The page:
Japan's most-renowned sushi master does indeed dream of sushi. But it's not the "fancy" or "modern" sort, tricked out with myriad ingredients. No, Jiro has devoted his life to the ongoing perfection of the simple and sublime — fish and rice. (For instance, octopus at Jiro's is hand-massaged for nearly an hour, so that the meat acquires the desired texture.)
David Gelb's engaging documentary puts viewers in the tiny kitchen of Jiro's restaurant, an unassuming 10-seat slot in a Tokyo subway corridor, where three-starred-Michelin meals nonetheless start at 30,000 yen (about $360). At 85 years old, Jiro is still working, overseeing his venue and training staff (an apprenticeship averages 10 years). Employees and colleagues are interviewed, and a Japanese food writer provides some context. The film also includes a visit to the always entertaining Tokyo fish market.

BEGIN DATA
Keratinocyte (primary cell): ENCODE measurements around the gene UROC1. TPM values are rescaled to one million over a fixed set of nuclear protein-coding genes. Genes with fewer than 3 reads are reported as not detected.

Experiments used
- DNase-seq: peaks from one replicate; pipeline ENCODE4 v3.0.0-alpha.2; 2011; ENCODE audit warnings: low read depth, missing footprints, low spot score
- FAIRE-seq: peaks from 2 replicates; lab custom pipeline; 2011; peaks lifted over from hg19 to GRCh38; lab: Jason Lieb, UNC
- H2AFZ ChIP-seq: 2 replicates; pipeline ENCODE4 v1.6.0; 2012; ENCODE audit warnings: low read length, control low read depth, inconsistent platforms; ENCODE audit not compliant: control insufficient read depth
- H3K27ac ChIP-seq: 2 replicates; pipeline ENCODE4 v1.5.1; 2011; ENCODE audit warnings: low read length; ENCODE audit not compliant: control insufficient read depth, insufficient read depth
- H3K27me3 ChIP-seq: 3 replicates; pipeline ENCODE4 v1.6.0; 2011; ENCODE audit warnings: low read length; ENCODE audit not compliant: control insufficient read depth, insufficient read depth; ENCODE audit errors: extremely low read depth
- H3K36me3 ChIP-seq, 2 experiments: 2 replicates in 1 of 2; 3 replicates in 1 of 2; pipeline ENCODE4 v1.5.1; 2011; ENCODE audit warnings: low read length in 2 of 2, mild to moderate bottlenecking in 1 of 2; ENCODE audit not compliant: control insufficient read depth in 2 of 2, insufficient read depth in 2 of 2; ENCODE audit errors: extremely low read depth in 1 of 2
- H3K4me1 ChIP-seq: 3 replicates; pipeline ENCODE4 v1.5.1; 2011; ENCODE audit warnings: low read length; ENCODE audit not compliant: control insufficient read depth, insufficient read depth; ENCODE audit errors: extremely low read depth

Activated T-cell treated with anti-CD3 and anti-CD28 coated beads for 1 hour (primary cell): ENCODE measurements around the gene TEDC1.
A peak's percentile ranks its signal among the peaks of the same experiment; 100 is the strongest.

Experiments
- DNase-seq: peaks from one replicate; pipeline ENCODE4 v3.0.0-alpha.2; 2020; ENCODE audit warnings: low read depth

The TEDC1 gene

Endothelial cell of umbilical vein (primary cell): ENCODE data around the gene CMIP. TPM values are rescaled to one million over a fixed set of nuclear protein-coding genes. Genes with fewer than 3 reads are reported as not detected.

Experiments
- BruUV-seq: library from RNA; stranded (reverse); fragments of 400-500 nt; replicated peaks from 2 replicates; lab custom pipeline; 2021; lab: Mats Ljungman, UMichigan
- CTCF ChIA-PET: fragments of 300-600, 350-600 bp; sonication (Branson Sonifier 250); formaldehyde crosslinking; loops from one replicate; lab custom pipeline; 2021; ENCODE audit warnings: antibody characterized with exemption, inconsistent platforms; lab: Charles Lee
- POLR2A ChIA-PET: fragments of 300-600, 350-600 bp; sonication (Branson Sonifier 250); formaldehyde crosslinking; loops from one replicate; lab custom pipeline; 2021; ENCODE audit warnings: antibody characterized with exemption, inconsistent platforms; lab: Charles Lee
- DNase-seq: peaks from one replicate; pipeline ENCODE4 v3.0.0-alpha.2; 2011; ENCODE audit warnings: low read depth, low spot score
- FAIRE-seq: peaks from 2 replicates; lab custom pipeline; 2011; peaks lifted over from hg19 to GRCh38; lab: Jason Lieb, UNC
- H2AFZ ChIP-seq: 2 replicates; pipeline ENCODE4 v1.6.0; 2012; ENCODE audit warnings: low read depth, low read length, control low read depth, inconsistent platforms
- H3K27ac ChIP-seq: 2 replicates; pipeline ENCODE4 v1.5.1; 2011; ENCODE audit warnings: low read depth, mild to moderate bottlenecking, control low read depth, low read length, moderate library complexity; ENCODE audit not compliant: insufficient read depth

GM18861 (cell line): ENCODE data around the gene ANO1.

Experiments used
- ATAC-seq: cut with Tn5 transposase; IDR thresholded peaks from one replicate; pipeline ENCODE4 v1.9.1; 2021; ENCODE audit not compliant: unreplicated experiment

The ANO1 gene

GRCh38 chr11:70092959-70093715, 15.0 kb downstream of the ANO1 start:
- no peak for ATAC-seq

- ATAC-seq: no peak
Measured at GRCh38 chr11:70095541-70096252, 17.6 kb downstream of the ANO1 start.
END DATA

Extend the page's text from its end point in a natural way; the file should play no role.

But it's not just about sushi: What makes Gelb's film especially revelatory is its depiction of Jiro's (and by extension, the Japanese) commitment to work; the somewhat awkward personal and business relationships Jiro has with his middle-aged sons, both sushi chefs; and Jiro's contradictory motivation — to continually strive for perfection while knowing it can never truly be achieved.